In two short weeks the Cleveland Browns will close the book on their disaster 2015 season. But they still have some very meaningful football left to play on Sunday against the Kansas City Chiefs and next week when the Pittsburgh Steelers visit FirstEnergy Stadium.
If the Tennessee Titans somehow win their next two games, two losses by the Browns would secure them the No. 1 overall pick in April’s 2016 NFL draft. But that isn’t and shouldn’t be weighing on them as they prepare to play these games.
It won’t be on the players at least. Even though the Browns have everything to gain with a loss, and the Chiefs with a win, a team should never approach a competitive sport in that way. The goals of every game should always be to win, improve and evaluate.
The Browns have plenty to play for, including spoiling Kansas City and Pittsburgh’s playoffs aspirations.
We’ll take a look at how they can do that in the preview below.
Offensive Game Plan
The Browns are just 220 yards away from passing for 4,000 yards as a team. That would make this year’s unit the fifth in franchise history and the first since 2013 to accomplish that feat.
And Johnny Manziel is going to need to propel them past that milestone with his arm if the Browns are going to be competitive in Kansas City. He’ll need to minimize mistakes too because the Chiefs are second in the NFL with a plus-15 turnover differential. Ball security will go a long way toward helping his team avoid embarrassment and potentially score the upset.
Manziel has to play above average because the Chiefs have been stingy against the run this season, boasting a top rushing defense that allows just 3.9 yards per carry and 92.2 yards per game—only 81 per contest over their last six.
If their 29th-ranked rushing offense stalls, Duke Johnson’s receiving is vital to their ability to move the ball as a supplemental running game. Mike Pettine said Johnson is nursing a hamstring injury, but he is expected to play, per Nate Ulrich of the Akron Beacon Journal.
Johnson’s 54 receptions this year is tied for third-most all time among Browns rookies. He’s also second in receptions and fifth in receiving yards among all NFL rookies this season.
Defensive Game Plan
Stop the run. Stop the run. Stop the run.
The Browns allowed a season-worst 183 yards on the ground against backup players Seattle signed off the street. That’s an all-time low for their rush defense, a unit that has been one of the worst in the NFL this season.
They’ll get to try and contain another backup on Sunday in Charcandrick West.
When the Chiefs aren’t creating havoc and scoring points with their defense, they are working the ball steadily down the field with their potent rushing and short-passing attacks.
West flashed during preseason and has stepped in adequately in Jamaal Charles’ absence. After struggling during a three-game stretch, the second-year back has averaged five yards per carry in his last two games.
They’ll also use Ohio native Spencer Ware, if available, and Knile Davis in a multi-pronged attack that really sets the tone for their offense.
Playing fundamental football and not getting sucked into counter, reverse or play-action motion will go a long way for the Browns, who have seemed lost in those scenarios at times this season.
Stopping the run will force KC quarterback Alex Smith to beat them, and the Browns have shown the ability to play pretty good pass defense when opposing teams aren’t able to run roughshod all over them.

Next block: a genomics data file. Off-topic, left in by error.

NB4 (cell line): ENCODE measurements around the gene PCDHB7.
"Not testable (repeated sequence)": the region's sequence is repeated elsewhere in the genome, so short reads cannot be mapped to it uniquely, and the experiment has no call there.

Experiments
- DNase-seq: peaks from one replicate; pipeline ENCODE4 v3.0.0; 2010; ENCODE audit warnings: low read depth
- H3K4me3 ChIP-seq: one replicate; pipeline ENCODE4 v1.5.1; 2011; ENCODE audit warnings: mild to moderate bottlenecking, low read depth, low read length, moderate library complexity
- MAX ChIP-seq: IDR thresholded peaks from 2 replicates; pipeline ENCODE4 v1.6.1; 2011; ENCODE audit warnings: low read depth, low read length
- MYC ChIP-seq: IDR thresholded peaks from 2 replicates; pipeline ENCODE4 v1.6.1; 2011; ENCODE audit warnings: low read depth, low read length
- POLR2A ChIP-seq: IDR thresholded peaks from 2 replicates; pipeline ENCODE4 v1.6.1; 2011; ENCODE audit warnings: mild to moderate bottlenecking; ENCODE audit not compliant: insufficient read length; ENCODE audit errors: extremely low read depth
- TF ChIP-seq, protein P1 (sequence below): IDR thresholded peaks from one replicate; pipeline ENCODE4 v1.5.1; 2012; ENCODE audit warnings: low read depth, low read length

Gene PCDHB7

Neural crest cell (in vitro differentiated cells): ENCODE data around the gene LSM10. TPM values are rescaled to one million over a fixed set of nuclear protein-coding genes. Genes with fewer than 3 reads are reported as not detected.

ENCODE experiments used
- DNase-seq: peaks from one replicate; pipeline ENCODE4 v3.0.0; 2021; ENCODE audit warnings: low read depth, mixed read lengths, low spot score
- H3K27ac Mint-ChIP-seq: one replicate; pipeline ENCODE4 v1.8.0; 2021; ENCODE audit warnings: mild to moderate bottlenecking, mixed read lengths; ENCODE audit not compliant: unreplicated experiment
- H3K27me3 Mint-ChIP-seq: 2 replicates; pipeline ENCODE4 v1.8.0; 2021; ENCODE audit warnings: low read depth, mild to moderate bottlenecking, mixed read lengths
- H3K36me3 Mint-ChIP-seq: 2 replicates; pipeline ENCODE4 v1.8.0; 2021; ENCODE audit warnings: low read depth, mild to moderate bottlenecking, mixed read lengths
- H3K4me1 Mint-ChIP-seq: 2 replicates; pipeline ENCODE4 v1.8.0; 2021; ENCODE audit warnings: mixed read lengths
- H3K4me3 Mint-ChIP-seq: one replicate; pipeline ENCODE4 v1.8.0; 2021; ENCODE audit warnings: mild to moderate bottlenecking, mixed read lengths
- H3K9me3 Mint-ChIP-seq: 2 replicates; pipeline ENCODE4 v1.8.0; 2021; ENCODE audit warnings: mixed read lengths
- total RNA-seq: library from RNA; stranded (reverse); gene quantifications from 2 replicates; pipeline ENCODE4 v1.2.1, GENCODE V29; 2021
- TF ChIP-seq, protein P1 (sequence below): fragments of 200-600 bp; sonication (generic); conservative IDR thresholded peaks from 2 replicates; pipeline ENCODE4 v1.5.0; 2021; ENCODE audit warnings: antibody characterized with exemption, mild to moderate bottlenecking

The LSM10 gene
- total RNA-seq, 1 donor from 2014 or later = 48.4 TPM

Key Player Matchups
DT Dontari Poe vs. C Alex Mack
Dontari Poe is a monster interior defensive lineman who affects plays by making a direct impact or occupying multiple blockers to allow his teammates to do so.
Poe and Alex Mack are two of the best at their positions, so we’ll see how that pans out on Sunday. The biggest question is whether Mack will need help throughout the game from Austin Pasztor and Cam Erving—both starting because Joel Bitonio and John Greco have been placed on injured reserve.
Neither Erving nor Pasztor had a good game against Seattle in Week 15, so you can bet Andy Reid and his staff are looking for ways to get Poe isolated on them.
LB Karlos Dansby and S Tashaun Gipson vs. TE Travis Kelce
Karlos Dansby has two interceptions he has returned for touchdowns, giving him a share of the NFL lead this season. His coverage skills have been apparent this season, but Chiefs Pro Bowl tight end Travis Kelce will be a big challenge for the veteran linebacker.
Whether it’s Dansby, safety Tashaun Gipson or another Browns defender tasked with the assignment, Kelce must be contained as one of the key cogs to the Chiefs offense.
WR Travis Benjamin vs. CB Marcus Peters
Travis Benjamin needs to be matched up on rookie Marcus Peters. While he was recently named as a Pro Bowl selection, Peters has had a good share of bad plays alongside some of the highlight-reel clips from his first NFL season.
Cleveland hasn’t taken its shot down the field lately, but this is a perfect matchup to reignite the Manziel-to-Benjamin long-range connection.
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The Chiefs haven’t allowed more than 10 points in a game in seven of their last nine contests. Meanwhile, the Browns have scored more than 13 only once in their past four games.
It’s a road matchup in a hostile environment against a team with a ton on the line. Expectations should be low again, as they were against Seattle in Week 15.
Kansas City should be able to run the ball effectively, and if that happens, it’s hard to imagine a scenario where the Browns are able to keep scoring pace with their hosts.
Give the Chiefs a win, but it could be a better game than most think it will be if Cleveland can limit Ware and West.
Final Prediction: Chiefs 23, Browns 17
All quotes and team announcements obtained via press releases from Browns communications managers Rob McBurnett and Dan Murphy.